Saturday after the Fifteenth Sunday after Pentecost.

On the Christian’s Death to the World.

PRAYER BEFORE MEDITATION.

My God, I firmly believe that Thou art here present. I acknowledge that on account of my many sins I am utterly unworthy to appear before Thy sacred countenance. Yet, confiding in Thy infinite goodness and mercy, I venture to address Thee, to call upon Thy holy name, and meditate upon Thy commandments, in order that I may acquire a better knowledge of Thy holy will, and accomplish it with more fidelity. Wherefore enlighten my understanding that I may perceive what I ought to do or leave undone for the promotion of Thy glory and my own salvation; at the same time excite my will, that I may repent with my whole heart of my past sins, and resolve for the future to do all that Thou requirest of me. Grant me above all to know Jesus, my divine Teacher and Guide, more clearly, that I may love Him more dearly, and consequently labor, struggle and suffer with greater generosity and self-sacrifice in imitation of His example. Holy Mary, Mother of God and my Mother, show Jesus to me now, and let me study thy divine Son to the salvation of my soul. Holy Guardian Angel, keep far from me all distracting thoughts; my patron saint, come to my assistance. Amen.

On the Christian’s Death to the World.

Represent to yourself our Lord, who lovingly calls to you, saying: “Follow Me.” What could be more tender, more pressing than this invitation which your God, your Redeemer addresses to you. Who, hearing it, could turn away and with a stubborn heart disregard it? Yet remember this, it is no easy matter to follow Christ. The road wherein He leads you is the way of the cross, His goal is the death of the cross. Therefore whoso follows Him must walk with Him in the way of the cross, must die with Him as He died on the cross. He must die a mystic death; in a word, he must be crucified, dead to the world, or as St. Francis said, a dead man. What is meant by this? Let us proceed to explain it.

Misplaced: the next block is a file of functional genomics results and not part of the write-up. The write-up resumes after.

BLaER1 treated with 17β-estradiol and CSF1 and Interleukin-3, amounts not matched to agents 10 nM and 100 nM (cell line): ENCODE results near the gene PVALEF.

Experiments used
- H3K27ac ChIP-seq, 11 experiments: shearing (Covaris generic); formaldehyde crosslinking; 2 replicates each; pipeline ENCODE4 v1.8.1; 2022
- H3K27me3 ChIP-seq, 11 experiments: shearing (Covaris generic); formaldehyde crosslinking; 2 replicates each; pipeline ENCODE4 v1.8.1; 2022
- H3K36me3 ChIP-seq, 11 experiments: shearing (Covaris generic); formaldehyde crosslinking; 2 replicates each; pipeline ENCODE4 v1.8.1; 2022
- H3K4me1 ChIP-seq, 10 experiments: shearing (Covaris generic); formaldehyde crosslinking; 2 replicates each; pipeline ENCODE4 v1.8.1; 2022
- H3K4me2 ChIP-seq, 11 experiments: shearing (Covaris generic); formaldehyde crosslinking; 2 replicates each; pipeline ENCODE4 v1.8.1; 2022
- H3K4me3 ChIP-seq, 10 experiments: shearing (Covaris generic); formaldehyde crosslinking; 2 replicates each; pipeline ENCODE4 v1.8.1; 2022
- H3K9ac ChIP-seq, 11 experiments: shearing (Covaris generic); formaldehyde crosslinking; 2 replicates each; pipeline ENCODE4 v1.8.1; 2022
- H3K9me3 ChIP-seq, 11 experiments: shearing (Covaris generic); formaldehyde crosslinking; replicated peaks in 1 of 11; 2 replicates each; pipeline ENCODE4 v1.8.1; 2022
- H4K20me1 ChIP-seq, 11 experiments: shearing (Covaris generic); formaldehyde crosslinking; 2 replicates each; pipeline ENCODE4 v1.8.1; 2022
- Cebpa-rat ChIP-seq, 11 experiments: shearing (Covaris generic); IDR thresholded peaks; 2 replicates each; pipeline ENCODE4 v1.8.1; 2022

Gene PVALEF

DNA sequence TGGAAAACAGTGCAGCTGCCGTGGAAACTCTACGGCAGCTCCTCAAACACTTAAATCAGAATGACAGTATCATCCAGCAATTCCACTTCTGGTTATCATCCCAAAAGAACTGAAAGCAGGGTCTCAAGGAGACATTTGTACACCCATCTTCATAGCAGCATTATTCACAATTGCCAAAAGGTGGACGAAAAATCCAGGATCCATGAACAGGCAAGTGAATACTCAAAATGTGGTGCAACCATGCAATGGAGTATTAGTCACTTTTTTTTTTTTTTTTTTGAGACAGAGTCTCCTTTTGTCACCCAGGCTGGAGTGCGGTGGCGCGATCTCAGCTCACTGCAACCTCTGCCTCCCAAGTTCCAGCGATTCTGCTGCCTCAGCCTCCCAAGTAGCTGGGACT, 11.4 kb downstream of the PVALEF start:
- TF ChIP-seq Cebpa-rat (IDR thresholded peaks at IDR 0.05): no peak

1st. The dead man has indeed all his five senses, but he has no longer the use of them. He is still in the world, but he sees and hears nothing of what goes on around him, he cannot speak, he cannot feel. Thus it is precisely with the Christian, the Religious. To them may be applied in a good sense the Psalmist’s words: “They have mouths and speak not; they have eyes and see not; they have ears and hear not” (Ps. cxiii. 5, 6); they live in the world, but they are as if dead; their senses are without perception for the things of the world. This is as it ought to be. As the pious Cassian says: “He who would attain perfection, and be continually recollected in spirit, must be blind, deaf and dumb. For if the doors of the senses are completely closed, the soul will not contract any stain by contact with the things of the world, and will hold intercourse with God the more freely and unreservedly.” St. Bernard was thus mortified; for almost the whole of a day he had been walking on the shores of a lake, and yet when later on, those who had accompanied him were talking of the lake, he asked with surprise of what lake they were speaking. As for you, you allow such liberty to your senses, you look at and listen to all the frivolities of the world, consequently you are by no means dead to the world, and it would be well for you if you were to follow more closely the counsels of St. Dorotheus: Accustom yourself to observe custody of the senses; for to let one’s eyes wander to vain things which do not concern one, is the ruin of all the good that is done in the cloister.